Friday, March 8, 2013
As We Lay Dying, Take 2: The Admissibility of Dying Declarations In Multiple Victim Situations
Following up yesterday's post about the admissibility of dying declarations in multiple victim situations, today let's look at the opinion of the Supreme Judicial Court of Massachusetts in Commonwealth v. Key, 407 N.E.2d 327 (Mass. 1980).In Key,
In the early morning hours of September 7, 1971, an explosion and fire occurred in the first floor apartment at 5 Cedar Street in Roxbury. Firefighters retrieved two men from the burning apartment. One had been found in the living room; the other, in the kitchen. Both men were severely burned. The hands and feet of both had been bound with wire. One had a metal and cloth gag in his mouth. The victims, Louis Fobbs and William Evans, were taken to Massachusetts General Hospital, where Evans died a few hours later and Fobbs, early in the morning of September 8.
The core of the Commonwealth's case connecting the defendant with these deaths was a series of statements attributed to Fobbs. The first statement simply blamed the defendant; the next two added that the defendant had tied the two victims, poured gasoline on them, and set them afire; the last stated that "Keys" had a gun and had rolled up his sleeve to show Fobbs the "track marks" (injection marks) on his arm before he had blindfolded the two men and poured gasoline on them. The Commonwealth also presented the testimony of a neighbor who had heard an explosion and had seen a tall, slim, black man who wore brown pants and a tan jacket run down the street. One Claude James testified that he had driven down to Cape Cod on September 6, the day before the fire, with Fobbs, Evans, the defendant, and others, and that the defendant was then carrying a gun. He described Fobbs and Evans as a homosexual couple. He stated that he had seen the defendant on Tremont Street on September 9 or 10 with a bandaged arm.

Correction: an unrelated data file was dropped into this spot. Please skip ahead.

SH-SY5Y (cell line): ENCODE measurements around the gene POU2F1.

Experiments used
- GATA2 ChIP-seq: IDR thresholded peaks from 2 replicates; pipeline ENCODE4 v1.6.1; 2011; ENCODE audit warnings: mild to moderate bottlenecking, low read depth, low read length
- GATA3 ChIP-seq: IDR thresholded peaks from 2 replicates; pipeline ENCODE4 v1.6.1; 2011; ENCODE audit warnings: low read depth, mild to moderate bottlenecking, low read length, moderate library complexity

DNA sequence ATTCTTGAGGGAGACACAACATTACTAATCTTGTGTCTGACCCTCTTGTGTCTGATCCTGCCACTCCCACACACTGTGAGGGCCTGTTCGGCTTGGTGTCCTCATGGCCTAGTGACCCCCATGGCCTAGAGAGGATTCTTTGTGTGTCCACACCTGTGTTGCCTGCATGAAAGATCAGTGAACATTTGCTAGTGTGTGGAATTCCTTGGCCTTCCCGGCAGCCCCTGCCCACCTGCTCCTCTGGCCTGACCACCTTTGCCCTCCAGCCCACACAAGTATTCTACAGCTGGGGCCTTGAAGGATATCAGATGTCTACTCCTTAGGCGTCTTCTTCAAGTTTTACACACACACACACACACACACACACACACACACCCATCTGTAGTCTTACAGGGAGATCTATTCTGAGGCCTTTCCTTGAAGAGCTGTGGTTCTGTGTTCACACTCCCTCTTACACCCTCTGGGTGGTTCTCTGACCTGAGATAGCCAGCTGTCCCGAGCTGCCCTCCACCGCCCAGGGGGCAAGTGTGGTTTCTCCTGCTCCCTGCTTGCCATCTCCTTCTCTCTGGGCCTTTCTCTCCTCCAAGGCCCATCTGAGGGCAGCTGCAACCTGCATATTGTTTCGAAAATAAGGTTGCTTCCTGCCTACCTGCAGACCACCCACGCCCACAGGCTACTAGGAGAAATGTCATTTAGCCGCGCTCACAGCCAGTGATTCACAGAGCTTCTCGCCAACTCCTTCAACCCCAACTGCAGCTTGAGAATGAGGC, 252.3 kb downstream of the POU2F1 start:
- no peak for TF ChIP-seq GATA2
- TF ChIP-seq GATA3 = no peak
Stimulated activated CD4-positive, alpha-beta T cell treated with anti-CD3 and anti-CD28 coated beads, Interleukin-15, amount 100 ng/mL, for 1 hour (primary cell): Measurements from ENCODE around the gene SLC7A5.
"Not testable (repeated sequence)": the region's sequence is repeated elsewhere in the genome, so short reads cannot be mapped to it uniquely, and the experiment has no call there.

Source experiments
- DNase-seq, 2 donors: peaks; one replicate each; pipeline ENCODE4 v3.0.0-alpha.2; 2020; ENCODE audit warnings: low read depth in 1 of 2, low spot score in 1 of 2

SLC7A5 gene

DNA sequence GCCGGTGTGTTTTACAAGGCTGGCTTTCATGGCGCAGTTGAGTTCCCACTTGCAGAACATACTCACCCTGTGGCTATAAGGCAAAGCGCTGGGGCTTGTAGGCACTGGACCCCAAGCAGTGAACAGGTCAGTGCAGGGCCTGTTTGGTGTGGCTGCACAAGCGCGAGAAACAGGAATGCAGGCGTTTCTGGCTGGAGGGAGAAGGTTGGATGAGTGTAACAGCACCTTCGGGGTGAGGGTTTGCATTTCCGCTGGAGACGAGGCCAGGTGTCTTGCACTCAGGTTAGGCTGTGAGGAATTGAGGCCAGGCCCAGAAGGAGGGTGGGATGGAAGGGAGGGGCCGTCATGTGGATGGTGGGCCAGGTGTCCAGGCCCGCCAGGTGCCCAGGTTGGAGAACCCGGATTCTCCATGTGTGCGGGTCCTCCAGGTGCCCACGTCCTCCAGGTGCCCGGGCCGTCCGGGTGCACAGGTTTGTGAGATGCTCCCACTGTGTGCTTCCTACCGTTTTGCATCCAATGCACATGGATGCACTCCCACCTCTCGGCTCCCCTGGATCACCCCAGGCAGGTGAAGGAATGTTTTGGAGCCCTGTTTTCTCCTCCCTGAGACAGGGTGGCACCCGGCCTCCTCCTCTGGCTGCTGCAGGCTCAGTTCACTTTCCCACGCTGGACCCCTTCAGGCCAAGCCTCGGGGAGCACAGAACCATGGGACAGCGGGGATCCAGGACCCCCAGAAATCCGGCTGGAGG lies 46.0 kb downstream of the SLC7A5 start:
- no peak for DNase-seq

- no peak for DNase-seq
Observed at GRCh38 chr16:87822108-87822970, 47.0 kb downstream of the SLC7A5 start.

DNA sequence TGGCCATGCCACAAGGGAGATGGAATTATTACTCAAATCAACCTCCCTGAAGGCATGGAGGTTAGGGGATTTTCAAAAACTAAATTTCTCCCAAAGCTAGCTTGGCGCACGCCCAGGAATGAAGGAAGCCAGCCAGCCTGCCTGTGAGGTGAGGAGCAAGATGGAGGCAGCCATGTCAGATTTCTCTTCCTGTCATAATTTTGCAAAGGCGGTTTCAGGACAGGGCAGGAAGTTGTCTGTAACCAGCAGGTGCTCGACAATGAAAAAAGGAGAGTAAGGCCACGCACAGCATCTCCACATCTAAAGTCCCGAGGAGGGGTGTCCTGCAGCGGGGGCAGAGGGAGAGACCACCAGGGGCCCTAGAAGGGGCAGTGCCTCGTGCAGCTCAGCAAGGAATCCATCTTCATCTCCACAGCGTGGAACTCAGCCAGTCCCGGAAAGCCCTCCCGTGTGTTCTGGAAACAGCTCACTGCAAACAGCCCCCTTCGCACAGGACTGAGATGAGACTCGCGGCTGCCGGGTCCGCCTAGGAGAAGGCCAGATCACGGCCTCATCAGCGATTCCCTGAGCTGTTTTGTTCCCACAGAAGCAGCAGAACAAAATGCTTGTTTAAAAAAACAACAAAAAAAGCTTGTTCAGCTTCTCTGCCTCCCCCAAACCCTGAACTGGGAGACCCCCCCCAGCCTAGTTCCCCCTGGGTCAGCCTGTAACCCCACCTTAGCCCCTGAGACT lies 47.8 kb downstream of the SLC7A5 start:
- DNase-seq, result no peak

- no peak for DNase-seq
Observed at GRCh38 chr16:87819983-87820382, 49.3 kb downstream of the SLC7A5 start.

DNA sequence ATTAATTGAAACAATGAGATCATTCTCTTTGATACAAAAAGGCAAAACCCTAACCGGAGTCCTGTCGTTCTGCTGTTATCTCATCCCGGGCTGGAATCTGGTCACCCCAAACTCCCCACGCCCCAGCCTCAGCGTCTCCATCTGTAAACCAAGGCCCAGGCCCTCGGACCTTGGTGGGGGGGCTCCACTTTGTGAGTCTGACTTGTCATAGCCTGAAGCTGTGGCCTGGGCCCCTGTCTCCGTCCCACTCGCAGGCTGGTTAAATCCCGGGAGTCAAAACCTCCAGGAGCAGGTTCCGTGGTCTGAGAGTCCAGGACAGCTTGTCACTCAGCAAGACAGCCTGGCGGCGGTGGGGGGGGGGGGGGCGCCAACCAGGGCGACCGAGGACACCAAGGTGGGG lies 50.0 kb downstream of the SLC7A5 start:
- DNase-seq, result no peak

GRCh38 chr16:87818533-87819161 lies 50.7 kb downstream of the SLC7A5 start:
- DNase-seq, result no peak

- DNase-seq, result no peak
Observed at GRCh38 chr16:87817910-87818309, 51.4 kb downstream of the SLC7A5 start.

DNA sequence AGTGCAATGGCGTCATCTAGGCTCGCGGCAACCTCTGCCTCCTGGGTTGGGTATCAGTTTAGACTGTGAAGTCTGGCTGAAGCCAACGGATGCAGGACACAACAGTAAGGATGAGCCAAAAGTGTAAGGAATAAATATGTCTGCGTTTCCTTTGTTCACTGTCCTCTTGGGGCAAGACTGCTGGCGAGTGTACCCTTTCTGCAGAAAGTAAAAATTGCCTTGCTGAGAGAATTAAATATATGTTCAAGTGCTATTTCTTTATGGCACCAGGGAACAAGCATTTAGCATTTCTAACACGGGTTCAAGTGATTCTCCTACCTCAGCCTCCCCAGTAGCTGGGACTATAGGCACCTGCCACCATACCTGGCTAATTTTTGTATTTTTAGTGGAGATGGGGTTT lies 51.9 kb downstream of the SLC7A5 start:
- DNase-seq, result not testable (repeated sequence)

After the defendant was convicted of murdering both Fobbs and Evans, he appealed, claiming, inter alia, "that Fobbs' dying declaration should not have been admitted as evidence of the murder of Evans."
In addressing this issue, the Supreme Judicial Court of Massachusetts noted that
Historically, the common law has admitted dying declarations only where the declarant's own death is the subject of the homicide indictment....At trial, defense counsel advanced the common law rule in an attempt to limit the jury's consideration of Fobbs' statements to the issue of Fobbs' homicide. The judge rejected that rule as "outlandish," and we agree with him.
Specifically, the court concluded that
Where multiple homicides result from one felonious act, the dying declaration of one victim should be admitted to prove the homicides of the other common victims....In admitting Fobbs' declarations to prove the murder of Fobbs, the judge recognized the probable trustworthiness of the proffered evidence. The declarations were not less trustworthy when offered to prove the murder of Evans. Commonsense justified the judge's ruling. There was no error.